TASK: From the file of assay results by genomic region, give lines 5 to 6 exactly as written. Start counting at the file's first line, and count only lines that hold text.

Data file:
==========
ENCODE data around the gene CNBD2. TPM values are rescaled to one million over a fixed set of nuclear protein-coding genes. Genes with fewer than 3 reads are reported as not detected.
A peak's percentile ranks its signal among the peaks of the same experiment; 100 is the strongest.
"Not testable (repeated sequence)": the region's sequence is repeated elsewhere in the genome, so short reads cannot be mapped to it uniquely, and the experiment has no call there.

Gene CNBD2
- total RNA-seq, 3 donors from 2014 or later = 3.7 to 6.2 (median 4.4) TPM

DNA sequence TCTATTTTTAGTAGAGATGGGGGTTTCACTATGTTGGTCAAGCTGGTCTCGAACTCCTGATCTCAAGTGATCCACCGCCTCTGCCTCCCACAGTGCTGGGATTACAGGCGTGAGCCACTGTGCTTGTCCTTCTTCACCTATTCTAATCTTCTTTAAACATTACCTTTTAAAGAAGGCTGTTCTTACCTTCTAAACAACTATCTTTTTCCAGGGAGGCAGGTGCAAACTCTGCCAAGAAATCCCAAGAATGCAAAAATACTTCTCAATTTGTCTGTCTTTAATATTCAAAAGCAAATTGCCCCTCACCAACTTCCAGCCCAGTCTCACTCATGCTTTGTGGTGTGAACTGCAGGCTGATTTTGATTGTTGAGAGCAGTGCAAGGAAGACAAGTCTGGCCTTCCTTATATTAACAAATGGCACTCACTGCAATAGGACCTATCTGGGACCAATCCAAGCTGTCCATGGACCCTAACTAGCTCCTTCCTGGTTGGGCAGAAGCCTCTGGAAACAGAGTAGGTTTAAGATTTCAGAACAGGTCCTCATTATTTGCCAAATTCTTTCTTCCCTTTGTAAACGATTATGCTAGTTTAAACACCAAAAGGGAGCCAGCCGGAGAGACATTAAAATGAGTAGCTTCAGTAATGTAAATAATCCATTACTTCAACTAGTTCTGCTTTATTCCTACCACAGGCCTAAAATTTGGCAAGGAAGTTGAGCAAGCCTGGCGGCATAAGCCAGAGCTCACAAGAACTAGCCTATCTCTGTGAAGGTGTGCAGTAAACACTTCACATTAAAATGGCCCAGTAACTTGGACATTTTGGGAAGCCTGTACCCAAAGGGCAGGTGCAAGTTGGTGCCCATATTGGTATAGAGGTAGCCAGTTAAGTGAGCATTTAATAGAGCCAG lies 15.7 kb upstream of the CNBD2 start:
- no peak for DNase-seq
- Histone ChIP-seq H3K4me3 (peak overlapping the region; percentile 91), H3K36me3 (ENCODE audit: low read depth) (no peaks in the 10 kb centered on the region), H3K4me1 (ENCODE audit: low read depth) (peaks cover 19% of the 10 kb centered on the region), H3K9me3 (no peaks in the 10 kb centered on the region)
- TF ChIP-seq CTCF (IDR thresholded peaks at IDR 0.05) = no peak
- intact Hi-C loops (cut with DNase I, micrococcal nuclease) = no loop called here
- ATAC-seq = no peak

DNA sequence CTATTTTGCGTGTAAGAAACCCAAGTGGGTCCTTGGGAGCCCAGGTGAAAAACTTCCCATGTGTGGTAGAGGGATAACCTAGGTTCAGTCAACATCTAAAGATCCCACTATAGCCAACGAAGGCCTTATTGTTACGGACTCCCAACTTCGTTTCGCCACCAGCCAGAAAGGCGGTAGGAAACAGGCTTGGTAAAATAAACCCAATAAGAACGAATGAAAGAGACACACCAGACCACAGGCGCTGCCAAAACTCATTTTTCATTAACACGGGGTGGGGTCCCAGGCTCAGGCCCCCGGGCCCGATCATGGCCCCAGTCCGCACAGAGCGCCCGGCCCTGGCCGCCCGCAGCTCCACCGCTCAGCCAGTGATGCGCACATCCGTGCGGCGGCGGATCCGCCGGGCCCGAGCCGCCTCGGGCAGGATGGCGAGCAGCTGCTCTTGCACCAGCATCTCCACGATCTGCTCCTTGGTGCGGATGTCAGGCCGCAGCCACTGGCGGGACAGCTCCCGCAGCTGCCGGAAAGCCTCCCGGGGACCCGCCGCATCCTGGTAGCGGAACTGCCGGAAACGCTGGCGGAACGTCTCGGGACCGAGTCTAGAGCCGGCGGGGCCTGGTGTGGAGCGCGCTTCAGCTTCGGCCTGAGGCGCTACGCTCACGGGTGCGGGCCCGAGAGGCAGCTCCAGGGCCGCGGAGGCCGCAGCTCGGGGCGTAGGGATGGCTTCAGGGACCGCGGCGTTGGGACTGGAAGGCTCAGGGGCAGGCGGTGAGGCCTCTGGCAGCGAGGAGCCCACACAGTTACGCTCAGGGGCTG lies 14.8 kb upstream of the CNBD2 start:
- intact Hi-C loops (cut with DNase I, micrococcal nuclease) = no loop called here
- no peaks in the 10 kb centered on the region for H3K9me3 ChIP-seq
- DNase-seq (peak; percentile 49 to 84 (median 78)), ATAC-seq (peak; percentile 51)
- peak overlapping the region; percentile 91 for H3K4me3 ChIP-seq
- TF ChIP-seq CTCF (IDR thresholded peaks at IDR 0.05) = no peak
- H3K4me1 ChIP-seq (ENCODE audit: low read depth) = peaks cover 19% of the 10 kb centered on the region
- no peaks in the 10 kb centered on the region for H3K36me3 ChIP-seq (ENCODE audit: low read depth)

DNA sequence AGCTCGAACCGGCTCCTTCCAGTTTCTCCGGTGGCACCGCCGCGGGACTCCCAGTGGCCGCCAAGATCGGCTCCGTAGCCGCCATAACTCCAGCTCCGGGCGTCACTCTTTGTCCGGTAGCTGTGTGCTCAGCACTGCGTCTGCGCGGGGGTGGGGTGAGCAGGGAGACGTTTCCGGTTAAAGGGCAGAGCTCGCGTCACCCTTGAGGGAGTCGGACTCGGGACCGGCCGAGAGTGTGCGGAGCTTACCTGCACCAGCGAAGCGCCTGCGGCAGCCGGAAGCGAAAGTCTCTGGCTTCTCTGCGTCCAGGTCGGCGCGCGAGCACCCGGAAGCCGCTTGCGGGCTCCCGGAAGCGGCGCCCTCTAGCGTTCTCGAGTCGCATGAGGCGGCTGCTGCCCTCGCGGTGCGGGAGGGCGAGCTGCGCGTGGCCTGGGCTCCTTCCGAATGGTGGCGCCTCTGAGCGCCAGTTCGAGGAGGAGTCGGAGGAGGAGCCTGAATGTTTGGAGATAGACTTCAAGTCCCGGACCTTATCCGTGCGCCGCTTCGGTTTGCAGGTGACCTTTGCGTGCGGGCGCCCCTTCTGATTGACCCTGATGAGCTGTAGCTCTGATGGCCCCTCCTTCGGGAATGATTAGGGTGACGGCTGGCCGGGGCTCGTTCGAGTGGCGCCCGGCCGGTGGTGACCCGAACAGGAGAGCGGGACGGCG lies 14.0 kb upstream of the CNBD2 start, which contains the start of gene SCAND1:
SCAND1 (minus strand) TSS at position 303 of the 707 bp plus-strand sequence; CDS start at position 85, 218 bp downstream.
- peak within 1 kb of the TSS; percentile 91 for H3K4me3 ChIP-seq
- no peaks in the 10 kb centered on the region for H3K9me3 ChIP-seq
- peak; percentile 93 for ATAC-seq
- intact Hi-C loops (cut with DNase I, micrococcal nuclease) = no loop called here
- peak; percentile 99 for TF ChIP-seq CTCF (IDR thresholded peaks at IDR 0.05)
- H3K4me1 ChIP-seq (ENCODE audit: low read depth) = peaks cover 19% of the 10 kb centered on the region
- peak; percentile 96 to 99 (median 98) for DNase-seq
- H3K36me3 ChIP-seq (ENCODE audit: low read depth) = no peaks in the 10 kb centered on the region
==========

- total RNA-seq, 3 donors from 2014 or later = 3.7 to 6.2 (median 4.4) TPM

DNA sequence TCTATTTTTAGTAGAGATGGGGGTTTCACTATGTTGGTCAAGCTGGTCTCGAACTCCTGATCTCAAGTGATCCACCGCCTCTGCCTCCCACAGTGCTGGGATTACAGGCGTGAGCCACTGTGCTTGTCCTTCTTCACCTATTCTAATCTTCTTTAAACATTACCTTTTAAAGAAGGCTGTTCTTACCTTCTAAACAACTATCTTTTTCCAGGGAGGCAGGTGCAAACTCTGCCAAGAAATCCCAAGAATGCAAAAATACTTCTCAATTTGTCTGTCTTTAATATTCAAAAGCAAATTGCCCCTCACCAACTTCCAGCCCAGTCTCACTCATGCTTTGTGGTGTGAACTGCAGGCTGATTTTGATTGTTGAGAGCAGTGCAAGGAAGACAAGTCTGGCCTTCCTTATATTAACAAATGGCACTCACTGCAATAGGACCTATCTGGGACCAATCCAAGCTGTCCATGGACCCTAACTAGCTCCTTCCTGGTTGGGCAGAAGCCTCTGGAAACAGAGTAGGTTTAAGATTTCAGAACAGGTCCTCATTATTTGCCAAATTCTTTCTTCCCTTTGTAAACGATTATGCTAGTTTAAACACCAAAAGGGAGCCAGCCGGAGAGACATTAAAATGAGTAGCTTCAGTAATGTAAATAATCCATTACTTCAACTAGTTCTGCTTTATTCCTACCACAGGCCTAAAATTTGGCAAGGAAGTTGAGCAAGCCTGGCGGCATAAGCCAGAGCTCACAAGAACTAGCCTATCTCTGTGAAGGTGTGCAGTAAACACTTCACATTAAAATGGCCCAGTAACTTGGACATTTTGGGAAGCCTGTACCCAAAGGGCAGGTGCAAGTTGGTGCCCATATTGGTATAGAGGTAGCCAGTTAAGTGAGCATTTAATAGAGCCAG lies 15.7 kb upstream of the CNBD2 start: